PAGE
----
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‘Stark’ figures reveal a fifth of pubs have shut since 2005 – here’s how your county has fared

Steady decline in rural areas and 349 bars closed during the pandemic – industry report

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Kielys of Donnybrook, once a mecca for rugby supporters, is one famous pub to shut its doors for good in recent times.

Kielys of Donnybrook, once a mecca for rugby supporters, is one famous pub to shut its doors for good in recent times.

Kielys of Donnybrook, once a mecca for rugby supporters, is one famous pub to shut its doors for good in recent times.

A fifth of pubs in Ireland have permanently shut in the past 16 years, new research shows.

Traditionally a focal point for communities across the country, pubs in rural regions in particular have long been under economic pressure.

A report released yesterday by the Drinks Industry Group of Ireland (Digi) shows that 1,829 pubs closed between 2005 and 2021. That period covers the rise and fall of the Celtic Tiger era and the subsequent financial crash, as well as the Covid crisis.

Indeed, almost one in five of those closures, 349, occurred during the pandemic.

Co Laois experienced the most closures, with almost 31pc of its bars shutting in the 16-year period. Co Meath was the least affected, with just a 1.4pc decline.

But in 15 counties the number of pubs declined by between 20pc and 30pc. They include Roscommon with a 28pc fall, Offaly at 30pc, Tipperary at 26pc and Co Clare with a near 25pc drop-off. Twenty-six per cent of pubs in Co Longford shut in that period, while Kerry suffered a decline of just over 15pc and it was 25pc in Mayo.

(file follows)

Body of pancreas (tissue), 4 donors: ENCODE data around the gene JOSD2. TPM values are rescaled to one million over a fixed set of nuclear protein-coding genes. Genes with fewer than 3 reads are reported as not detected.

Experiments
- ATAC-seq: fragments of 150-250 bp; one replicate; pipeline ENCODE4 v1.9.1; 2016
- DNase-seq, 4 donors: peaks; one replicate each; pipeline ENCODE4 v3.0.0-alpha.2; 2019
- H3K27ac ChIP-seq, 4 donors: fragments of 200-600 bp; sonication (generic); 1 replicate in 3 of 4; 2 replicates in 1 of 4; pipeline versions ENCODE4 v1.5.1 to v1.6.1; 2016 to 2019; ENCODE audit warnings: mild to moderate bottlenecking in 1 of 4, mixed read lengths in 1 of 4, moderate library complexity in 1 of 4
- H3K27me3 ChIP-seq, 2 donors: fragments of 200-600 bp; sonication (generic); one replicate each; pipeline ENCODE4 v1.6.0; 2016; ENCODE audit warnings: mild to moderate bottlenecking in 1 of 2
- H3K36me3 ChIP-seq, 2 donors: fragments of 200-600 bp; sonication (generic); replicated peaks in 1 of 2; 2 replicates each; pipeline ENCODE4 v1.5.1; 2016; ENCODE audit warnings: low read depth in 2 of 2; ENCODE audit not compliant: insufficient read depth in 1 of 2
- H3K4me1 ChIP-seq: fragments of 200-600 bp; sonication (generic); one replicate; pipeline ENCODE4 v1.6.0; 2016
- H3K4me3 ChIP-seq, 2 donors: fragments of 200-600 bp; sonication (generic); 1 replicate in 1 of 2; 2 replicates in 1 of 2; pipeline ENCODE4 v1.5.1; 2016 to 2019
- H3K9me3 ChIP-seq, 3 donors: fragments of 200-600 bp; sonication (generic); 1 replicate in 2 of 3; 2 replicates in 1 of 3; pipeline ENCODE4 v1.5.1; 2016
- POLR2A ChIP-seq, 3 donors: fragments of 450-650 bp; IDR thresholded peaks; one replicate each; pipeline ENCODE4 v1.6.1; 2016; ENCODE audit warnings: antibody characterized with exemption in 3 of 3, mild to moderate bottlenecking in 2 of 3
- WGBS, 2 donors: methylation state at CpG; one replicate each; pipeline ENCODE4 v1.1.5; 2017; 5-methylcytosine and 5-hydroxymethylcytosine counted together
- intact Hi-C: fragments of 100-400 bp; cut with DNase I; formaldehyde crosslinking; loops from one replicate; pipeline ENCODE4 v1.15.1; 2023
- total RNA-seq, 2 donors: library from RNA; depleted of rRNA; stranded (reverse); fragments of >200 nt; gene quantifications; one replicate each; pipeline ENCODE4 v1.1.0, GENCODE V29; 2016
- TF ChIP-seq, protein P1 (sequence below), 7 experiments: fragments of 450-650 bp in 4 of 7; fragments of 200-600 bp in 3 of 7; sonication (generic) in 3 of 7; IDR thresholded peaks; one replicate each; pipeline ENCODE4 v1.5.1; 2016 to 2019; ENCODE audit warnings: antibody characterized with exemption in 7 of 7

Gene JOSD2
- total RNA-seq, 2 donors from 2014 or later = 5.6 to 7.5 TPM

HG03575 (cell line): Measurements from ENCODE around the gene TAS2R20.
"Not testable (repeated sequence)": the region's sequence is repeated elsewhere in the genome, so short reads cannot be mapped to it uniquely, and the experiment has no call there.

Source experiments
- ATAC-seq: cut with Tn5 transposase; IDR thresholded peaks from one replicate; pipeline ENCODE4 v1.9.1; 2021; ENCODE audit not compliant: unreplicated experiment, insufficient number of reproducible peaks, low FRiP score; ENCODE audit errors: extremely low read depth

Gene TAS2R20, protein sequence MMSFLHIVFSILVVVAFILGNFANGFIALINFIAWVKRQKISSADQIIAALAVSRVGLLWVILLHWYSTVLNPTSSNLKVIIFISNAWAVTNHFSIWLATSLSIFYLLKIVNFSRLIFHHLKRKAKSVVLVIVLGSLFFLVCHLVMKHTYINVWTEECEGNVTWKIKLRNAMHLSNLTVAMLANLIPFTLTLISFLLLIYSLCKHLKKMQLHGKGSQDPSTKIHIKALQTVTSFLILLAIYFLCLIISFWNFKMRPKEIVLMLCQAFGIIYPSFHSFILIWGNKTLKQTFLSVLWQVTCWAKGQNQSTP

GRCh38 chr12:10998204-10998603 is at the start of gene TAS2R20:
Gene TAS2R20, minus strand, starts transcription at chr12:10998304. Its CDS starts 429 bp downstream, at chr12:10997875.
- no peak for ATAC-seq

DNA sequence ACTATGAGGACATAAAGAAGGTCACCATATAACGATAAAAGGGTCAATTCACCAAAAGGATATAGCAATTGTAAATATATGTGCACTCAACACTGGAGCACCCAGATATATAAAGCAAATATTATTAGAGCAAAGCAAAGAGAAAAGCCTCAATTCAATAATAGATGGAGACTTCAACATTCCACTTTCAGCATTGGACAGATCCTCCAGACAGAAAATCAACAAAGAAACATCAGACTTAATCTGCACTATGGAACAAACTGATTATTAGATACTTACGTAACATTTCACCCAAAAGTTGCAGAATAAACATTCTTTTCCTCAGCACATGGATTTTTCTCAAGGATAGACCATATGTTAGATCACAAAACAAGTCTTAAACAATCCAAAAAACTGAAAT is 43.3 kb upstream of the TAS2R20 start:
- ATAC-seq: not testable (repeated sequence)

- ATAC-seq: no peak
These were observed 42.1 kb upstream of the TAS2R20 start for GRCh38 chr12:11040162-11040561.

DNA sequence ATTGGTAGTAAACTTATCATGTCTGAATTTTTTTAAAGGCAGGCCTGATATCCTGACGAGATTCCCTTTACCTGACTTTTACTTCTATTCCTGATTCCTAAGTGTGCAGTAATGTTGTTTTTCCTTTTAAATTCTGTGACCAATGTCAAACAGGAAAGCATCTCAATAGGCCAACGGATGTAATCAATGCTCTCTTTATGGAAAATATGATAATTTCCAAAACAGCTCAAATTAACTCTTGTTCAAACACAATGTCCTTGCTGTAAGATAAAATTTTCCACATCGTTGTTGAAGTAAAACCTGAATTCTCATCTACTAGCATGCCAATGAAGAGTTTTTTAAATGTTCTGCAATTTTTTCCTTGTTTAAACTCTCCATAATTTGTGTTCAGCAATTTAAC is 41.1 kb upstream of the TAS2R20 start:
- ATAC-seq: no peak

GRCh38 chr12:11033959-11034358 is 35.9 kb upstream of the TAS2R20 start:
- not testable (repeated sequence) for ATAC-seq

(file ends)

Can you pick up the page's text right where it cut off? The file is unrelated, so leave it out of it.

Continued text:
In Dublin, just over 4pc of pubs shut in those 16 years.

Irish Distillers corporate affairs director Kathryn D’Arcy, who was recently appointed chair of Digi, said the level of decline across the country is “stark”.

“The Irish pub has been in steady decline for years, and these stark figures once again highlight the need to secure the sustainable future of our pubs,” Ms D’Arcy said.

She added new Government measures need to be introduced to support pubs.

Digi wants a reduction in Ireland’s “high excise rate”, which it says would help to underpin the sector.

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Ireland has the second highest overall excise tax on alcohol in the European Union, behind Finland. Ireland has the highest excise tax on wine, the second highest on beer, and the third highest on spirits.

Excise tax on alcohol here has been maintained at elevated levels in an effort to meet public health objectives.

A report published last year by the Health Research Board, a state agency, found that in 2019 the average person in Ireland aged 15 and over drank 10.8 litres of pure alcohol a year. That is the equivalent of 40 bottles of vodka, 113 bottles of wine, or 436 pints of beer.

It noted that since a quarter of adults don’t drink at all, consumption rates among those who do drink are actually much higher.

It added that Ireland ranks ninth amongst the 38 members of the Organisation for Economic Co-operation and Development ( OECD) for alcohol consumption and eighth in the world for monthly binge drinking.

The Health Research Board also noted that there were 1,094 alcohol-related deaths in Ireland in 2017. More than 70pc of those who died of alcohol-related causes were under the age of 65.

The Digi report on pub closures is based on licence data from the Revenue Commissioners, and was written by economist Anthony Foley, professor emeritus at Dublin City University.

“Our high alcohol excise tax is a cost and slows the growth of these businesses and impacts their day-to-day operations and bottom line,” said Paul Clancy, a Digi member and chief executive of the Vintners’ Federation of Ireland.

“We are calling on the Government to reduce excise tax to support the industry with meaningful measures that will be felt immediately and reduce costs overnight for tens of thousands of business owners,” he added.

In the last Budget, excise relief for independent small producers of cider and other fermented beverages was introduced.


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